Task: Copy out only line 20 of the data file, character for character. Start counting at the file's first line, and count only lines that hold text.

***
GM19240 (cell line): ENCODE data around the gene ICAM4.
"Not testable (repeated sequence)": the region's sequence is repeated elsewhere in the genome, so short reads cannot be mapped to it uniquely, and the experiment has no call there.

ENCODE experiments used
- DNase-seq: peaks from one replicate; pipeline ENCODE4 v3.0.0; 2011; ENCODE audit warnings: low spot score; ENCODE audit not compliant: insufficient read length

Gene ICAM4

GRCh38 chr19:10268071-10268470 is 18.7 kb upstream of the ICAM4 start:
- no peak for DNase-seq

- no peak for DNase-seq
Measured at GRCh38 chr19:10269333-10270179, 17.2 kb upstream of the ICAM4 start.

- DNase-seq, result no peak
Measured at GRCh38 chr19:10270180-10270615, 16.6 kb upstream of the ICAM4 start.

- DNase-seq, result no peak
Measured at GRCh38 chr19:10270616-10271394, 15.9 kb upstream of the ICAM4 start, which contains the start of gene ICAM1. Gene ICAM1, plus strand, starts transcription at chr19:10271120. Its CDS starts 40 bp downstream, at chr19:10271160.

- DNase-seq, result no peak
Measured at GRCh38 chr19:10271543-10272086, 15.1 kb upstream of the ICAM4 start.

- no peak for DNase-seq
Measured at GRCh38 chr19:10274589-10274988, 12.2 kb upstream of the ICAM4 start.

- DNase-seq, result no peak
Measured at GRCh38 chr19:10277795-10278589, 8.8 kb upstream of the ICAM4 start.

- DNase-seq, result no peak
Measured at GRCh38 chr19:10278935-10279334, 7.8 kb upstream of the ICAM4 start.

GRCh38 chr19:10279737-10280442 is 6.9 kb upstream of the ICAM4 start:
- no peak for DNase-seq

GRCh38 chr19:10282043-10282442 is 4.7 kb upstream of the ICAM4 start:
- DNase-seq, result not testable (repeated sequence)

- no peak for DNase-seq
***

- DNase-seq, result no peak